Adam Dare's art courtesy of 212 Arts in its new bronze frame
Adam Dare is "all about the bunny", and we were all about designing the perfect frame for this guy! This example of Dare's signature stuffed rabbit with blinded eyes and broken heart inspired us to design an outstanding bronze finished steel frame that speaks to the hand-gilded "XO" covering the bunny's left eye as well as the color in the image itself. We worked with our partners at A Street Frames to design a custom metal shadowbox. The frame itself features a beautiful buffed textured surface and screw details on the side. The art was floated on archival mat board with our Japanese paper hinges and rice paste and fit with spacers. Finally, the artwork was protected behind 99% UV protection, reflection-free Museum Glass. We're so thrilled with the result!
Details of the frame and floating treatment
Adam Dare is a Brooklyn native street artist who has been tagging and painting since the heyday of graffiti art in the 1980s. His art and murals can be found in numerous cities, with a focus on Los Angeles and his native NYC. Dare works with a number of repeated images including playing cards, but he has earned the nickname, "The Bunnyman" with the iconic design that has inspired his slogan "Ain't about the money, All about the Bunny."* This stuffed toy with taped over eyes and broken heart is an image Dare has been drawing since childhood. It has a resonance with anyone who feels like a survivor of life's hard knocks. His smaller printed works often feature a hand gilded heart of gold.
Dare's latest bunny mural down the block from our studio on the LES
This work came to us via 212 Arts, an East Village gallery specializing in contemporary urban art and artists. It's always a pleasure to work with and support our neighbors here in the downtown art community. If you're among them, we invite you to stop by and pay us a visit.
We recently got a chance to stretch a great piece by Texas born artist Nick Flatt. Flatt hails from Dallas and is currently working as part of the fertile Berlin art scene. His numerous international exhibitions include stops in Berlin and London and, along with fellow street artist Cryptik, he created an Andy Warhol memorial mural in Los Angeles. His art often is often photorealistic and depicts stereotypical images that feel appropriated from advertising, but with more subversive comments and intentionally provocative titles.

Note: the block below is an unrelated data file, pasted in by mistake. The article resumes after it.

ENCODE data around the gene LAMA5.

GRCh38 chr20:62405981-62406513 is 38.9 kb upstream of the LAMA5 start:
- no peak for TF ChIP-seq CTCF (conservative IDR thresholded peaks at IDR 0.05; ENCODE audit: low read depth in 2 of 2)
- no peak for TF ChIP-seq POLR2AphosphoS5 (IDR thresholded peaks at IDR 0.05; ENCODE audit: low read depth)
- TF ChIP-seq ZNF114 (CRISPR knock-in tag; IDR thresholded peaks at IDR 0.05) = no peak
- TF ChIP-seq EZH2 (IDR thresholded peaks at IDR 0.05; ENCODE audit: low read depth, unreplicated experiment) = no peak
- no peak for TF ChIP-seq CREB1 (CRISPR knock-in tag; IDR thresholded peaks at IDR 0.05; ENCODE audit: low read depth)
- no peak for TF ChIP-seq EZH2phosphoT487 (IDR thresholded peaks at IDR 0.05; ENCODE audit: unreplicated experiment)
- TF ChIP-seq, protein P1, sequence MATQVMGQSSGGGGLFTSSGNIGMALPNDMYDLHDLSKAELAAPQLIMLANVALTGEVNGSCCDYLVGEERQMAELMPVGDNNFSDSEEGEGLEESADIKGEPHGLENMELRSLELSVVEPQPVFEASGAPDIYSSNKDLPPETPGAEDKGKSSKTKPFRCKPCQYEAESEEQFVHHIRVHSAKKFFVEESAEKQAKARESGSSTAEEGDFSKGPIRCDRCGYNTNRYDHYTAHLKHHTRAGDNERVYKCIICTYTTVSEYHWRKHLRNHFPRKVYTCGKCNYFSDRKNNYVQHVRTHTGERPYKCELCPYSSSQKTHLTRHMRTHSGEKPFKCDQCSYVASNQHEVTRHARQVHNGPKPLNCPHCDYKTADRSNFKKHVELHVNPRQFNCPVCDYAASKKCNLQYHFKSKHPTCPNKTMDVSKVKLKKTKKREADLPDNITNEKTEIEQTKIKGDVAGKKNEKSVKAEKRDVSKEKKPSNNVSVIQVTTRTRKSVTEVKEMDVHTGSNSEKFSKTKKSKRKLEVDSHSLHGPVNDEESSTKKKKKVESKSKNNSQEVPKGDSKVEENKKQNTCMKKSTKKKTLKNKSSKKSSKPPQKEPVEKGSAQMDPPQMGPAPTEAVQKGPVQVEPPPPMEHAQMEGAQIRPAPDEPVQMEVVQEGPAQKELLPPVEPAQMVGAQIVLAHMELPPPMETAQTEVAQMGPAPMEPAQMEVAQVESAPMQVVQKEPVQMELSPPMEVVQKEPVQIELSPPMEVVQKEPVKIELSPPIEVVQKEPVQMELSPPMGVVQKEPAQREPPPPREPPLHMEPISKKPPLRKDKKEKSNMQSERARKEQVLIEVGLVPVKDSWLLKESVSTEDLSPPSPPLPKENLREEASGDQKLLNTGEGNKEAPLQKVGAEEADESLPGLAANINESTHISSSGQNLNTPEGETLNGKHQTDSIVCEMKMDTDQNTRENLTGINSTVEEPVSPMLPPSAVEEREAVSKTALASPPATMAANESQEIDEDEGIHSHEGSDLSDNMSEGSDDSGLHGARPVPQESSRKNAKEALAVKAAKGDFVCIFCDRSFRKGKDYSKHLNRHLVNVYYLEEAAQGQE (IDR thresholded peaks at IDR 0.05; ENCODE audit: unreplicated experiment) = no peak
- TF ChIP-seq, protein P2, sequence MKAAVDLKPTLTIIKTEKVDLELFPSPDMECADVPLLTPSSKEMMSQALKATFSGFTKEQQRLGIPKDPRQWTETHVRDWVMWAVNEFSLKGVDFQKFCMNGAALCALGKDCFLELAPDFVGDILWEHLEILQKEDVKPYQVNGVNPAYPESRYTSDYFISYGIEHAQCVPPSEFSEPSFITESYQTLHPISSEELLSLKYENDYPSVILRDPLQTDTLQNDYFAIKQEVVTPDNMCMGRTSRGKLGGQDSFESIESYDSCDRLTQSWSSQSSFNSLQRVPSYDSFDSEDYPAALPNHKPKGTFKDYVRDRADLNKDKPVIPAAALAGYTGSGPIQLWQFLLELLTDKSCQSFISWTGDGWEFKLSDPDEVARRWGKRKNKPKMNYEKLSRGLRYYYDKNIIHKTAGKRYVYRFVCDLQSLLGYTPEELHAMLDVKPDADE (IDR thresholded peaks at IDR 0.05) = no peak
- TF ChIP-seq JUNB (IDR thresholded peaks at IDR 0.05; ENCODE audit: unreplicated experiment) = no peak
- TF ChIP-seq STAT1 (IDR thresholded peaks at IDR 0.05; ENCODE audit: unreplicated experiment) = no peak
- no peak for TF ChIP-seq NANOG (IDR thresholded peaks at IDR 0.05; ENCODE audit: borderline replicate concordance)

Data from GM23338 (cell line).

Nick Flatt's completed stretched canvas in our studio
“Flatt whets the viewer’s unconscious appetite for consumption. However, their extreme, lascivious gestures distort our desire to the point of discomfort. By exposing the cheap triggers employed by these glossy glamazons, Flatt invites us to be repulsed by their honest unmasking.” *
The piece we stretched, "Revolution Porno" (2016), is part of a series in which the artist takes on icons of art and presents them literally going up in flames. The print we worked on is the artist’s version of the "Mona Lisa". It’s one of an edition of 20 giclee prints on canvas each hand-finished with spray paint, acrylic and oil and signed by the artist.
Two other works by the artist referencing Damien Hirst and Vermeer
Frames and Stretchers is fortunate to be afforded the opportunity to work with a wide variety of artworks from 100 year old abstract canvases to contemporary twenty-first century gallery installations. Nick Flatt’s work joins a growing list of street art works that have come through our studio doors here at The Clemente building at our location here on the Lower East Side.
We, at Frames and Stretchers are super thrilled to be part of the The Jam Master Jay Foundation for Music and Buzz Art Auctions New York. We made all the wood stretchers and stretched all the artwork to be auctioned on Thursday October 1, 2015 from 7:00-10:30 pm at 450 WEST 31st STREET BETWEEN 9th AND 10th AVENUES.
They will be showcasing and auctioning artworks on canvas from well known street artists from Europe, Latin America and United States.
The Jam Master Jay Foundation for Music is a 501(c)(3) organization created by Jam Master Jay's wife, Terri Corley-Mizell and some of Jay's closest friends. The foundation operates under the simple premise that regardless of socio-economic status, every child deserves equal access to the arts. The Foundation supports the idea that social Justice, Arts and Music (J.A.M.) education should be in every school, in every region of the country, giving children the opportunity to expand their world-view through artistic expression.
For more information and tickets: http://www.buzzartauctions.com/#!new-york/c4t